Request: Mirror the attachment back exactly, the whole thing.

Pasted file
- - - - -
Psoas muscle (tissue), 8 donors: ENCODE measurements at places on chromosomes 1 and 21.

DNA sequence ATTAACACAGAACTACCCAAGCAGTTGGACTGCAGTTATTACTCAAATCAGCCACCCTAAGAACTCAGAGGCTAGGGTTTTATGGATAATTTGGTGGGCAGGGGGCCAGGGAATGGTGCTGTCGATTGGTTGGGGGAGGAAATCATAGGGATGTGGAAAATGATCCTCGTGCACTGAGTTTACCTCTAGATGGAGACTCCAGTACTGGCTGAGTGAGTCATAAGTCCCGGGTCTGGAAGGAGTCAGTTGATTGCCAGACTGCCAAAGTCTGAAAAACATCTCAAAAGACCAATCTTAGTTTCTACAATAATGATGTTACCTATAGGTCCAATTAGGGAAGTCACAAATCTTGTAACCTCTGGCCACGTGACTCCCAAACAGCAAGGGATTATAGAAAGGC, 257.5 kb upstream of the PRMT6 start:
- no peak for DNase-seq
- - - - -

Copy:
Psoas muscle (tissue), 8 donors: ENCODE measurements at places on chromosomes 1 and 21.

DNA sequence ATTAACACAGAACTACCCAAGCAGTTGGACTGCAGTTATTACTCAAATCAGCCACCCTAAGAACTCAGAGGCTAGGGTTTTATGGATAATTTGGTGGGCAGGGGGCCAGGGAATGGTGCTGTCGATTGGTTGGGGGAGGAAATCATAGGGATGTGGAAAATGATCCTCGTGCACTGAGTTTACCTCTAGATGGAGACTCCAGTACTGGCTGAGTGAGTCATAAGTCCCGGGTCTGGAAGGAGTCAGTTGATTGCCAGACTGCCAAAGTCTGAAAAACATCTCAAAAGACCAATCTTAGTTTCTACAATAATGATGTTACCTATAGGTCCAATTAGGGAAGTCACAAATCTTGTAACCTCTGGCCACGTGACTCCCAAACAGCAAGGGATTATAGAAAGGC, 257.5 kb upstream of the PRMT6 start:
- no peak for DNase-seq